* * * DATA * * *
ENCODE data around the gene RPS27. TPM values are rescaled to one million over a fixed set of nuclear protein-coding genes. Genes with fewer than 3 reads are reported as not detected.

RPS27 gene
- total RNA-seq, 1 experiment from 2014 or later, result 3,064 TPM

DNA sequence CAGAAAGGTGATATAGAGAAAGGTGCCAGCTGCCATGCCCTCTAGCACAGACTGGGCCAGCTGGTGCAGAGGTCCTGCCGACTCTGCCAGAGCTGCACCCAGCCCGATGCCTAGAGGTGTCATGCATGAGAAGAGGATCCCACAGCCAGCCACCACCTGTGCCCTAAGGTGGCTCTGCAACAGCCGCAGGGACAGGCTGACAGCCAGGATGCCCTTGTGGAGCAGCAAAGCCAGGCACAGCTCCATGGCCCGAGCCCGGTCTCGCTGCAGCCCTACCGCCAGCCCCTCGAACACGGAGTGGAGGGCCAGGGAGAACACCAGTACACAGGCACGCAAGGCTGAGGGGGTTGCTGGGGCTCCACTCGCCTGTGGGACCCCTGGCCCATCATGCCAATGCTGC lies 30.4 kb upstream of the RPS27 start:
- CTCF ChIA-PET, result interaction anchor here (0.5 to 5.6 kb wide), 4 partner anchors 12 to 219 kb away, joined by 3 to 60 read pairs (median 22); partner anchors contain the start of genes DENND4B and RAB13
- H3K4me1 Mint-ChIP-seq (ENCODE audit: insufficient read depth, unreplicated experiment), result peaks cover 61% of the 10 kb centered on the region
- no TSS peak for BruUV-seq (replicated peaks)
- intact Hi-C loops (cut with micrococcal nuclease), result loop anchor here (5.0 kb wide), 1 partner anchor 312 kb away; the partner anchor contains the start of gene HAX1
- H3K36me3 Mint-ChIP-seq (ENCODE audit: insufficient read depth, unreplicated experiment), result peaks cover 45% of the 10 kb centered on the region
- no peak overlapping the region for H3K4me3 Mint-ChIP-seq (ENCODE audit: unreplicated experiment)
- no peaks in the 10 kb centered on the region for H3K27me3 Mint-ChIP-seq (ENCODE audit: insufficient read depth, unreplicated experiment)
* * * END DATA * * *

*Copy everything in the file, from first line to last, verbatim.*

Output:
ENCODE data around the gene RPS27. TPM values are rescaled to one million over a fixed set of nuclear protein-coding genes. Genes with fewer than 3 reads are reported as not detected.

RPS27 gene
- total RNA-seq, 1 experiment from 2014 or later, result 3,064 TPM

DNA sequence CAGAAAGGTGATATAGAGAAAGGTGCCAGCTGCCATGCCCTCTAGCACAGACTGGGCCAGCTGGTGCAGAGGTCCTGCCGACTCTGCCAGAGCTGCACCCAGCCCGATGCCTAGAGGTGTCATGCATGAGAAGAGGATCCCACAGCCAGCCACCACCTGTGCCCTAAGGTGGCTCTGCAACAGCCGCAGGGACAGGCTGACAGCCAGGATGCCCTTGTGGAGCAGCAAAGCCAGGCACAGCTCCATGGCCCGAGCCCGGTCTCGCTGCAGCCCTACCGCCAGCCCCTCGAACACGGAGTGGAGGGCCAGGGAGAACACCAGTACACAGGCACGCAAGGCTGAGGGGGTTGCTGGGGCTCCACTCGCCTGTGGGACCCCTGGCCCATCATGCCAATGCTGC lies 30.4 kb upstream of the RPS27 start:
- CTCF ChIA-PET, result interaction anchor here (0.5 to 5.6 kb wide), 4 partner anchors 12 to 219 kb away, joined by 3 to 60 read pairs (median 22); partner anchors contain the start of genes DENND4B and RAB13
- H3K4me1 Mint-ChIP-seq (ENCODE audit: insufficient read depth, unreplicated experiment), result peaks cover 61% of the 10 kb centered on the region
- no TSS peak for BruUV-seq (replicated peaks)
- intact Hi-C loops (cut with micrococcal nuclease), result loop anchor here (5.0 kb wide), 1 partner anchor 312 kb away; the partner anchor contains the start of gene HAX1
- H3K36me3 Mint-ChIP-seq (ENCODE audit: insufficient read depth, unreplicated experiment), result peaks cover 45% of the 10 kb centered on the region
- no peak overlapping the region for H3K4me3 Mint-ChIP-seq (ENCODE audit: unreplicated experiment)
- no peaks in the 10 kb centered on the region for H3K27me3 Mint-ChIP-seq (ENCODE audit: insufficient read depth, unreplicated experiment)